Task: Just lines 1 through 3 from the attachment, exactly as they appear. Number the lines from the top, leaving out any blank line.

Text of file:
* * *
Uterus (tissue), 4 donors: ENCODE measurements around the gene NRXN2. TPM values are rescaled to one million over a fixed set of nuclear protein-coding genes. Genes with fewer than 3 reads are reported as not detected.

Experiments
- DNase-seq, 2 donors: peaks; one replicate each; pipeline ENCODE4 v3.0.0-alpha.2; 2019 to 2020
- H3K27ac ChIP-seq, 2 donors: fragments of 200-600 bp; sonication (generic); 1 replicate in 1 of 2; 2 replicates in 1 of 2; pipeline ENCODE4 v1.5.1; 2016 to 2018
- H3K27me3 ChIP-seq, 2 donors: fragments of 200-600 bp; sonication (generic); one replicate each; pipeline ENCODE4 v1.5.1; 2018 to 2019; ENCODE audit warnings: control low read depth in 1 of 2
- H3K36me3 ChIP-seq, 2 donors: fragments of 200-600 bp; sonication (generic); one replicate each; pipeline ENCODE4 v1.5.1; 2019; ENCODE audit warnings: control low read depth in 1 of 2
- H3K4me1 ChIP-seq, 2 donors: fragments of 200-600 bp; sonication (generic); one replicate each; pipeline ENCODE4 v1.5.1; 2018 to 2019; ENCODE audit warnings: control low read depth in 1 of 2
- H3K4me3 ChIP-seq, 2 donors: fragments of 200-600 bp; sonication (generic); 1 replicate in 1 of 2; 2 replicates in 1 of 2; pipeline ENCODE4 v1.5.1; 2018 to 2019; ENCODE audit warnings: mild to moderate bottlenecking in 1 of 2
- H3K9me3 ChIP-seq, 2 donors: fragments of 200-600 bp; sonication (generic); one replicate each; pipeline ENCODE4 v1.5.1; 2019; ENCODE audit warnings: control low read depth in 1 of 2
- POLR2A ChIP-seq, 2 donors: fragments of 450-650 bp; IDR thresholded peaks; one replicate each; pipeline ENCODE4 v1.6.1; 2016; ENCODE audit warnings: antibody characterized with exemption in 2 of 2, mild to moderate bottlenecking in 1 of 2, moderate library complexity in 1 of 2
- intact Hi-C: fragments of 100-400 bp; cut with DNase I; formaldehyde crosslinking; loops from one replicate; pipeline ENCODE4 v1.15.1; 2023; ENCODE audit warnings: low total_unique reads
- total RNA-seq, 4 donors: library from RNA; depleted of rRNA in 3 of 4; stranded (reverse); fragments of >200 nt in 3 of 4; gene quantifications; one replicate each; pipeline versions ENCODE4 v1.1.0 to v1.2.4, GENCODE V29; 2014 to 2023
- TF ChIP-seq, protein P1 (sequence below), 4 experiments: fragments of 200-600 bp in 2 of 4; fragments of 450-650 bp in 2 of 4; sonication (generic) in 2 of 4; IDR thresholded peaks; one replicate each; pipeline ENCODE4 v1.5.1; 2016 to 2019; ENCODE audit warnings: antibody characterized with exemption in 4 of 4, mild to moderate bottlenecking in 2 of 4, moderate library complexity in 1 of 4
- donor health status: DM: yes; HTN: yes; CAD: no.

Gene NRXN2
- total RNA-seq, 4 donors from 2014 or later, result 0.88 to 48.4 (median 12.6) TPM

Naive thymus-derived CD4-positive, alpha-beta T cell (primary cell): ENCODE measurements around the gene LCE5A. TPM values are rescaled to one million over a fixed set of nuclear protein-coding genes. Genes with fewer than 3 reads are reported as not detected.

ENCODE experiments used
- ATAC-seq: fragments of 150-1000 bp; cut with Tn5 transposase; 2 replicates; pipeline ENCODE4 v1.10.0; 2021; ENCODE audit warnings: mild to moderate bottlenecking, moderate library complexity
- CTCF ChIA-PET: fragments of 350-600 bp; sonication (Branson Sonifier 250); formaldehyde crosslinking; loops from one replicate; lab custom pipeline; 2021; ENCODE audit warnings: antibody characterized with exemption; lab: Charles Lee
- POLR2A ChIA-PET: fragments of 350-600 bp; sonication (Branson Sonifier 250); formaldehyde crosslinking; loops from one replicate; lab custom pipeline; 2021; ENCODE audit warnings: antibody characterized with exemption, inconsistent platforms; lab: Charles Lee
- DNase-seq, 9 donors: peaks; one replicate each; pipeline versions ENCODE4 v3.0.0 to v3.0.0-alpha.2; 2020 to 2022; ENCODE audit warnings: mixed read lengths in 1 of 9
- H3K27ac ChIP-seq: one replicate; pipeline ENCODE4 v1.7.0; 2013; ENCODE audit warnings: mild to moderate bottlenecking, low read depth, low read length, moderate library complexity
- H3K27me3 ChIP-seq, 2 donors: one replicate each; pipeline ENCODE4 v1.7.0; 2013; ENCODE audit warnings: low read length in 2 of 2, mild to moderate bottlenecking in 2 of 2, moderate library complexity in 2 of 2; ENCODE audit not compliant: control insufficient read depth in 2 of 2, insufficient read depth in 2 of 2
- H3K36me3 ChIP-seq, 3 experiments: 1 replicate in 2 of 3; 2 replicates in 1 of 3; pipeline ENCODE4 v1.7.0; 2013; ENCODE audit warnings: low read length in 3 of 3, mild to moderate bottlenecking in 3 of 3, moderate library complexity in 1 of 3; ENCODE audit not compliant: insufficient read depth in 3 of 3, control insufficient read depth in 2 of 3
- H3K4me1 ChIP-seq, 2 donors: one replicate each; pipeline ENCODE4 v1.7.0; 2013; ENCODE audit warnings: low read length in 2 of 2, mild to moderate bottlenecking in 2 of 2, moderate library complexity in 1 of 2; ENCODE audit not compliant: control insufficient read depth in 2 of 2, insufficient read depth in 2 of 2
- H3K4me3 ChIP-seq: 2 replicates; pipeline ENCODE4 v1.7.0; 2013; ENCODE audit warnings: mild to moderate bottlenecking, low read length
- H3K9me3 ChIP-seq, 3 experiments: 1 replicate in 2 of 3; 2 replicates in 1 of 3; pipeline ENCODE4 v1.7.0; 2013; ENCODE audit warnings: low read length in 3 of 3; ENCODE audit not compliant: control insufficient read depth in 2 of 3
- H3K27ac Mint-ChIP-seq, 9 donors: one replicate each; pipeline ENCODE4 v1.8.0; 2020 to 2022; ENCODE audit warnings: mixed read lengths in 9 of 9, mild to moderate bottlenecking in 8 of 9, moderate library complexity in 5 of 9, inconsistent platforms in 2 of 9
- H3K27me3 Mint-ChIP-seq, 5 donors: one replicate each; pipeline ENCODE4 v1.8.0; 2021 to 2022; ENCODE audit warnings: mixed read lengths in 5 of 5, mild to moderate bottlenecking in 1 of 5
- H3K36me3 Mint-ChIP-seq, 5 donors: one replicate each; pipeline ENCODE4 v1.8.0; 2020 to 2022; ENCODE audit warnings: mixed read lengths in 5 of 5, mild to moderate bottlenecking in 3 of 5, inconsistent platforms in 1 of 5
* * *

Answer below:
Uterus (tissue), 4 donors: ENCODE measurements around the gene NRXN2. TPM values are rescaled to one million over a fixed set of nuclear protein-coding genes. Genes with fewer than 3 reads are reported as not detected.

Experiments
- DNase-seq, 2 donors: peaks; one replicate each; pipeline ENCODE4 v3.0.0-alpha.2; 2019 to 2020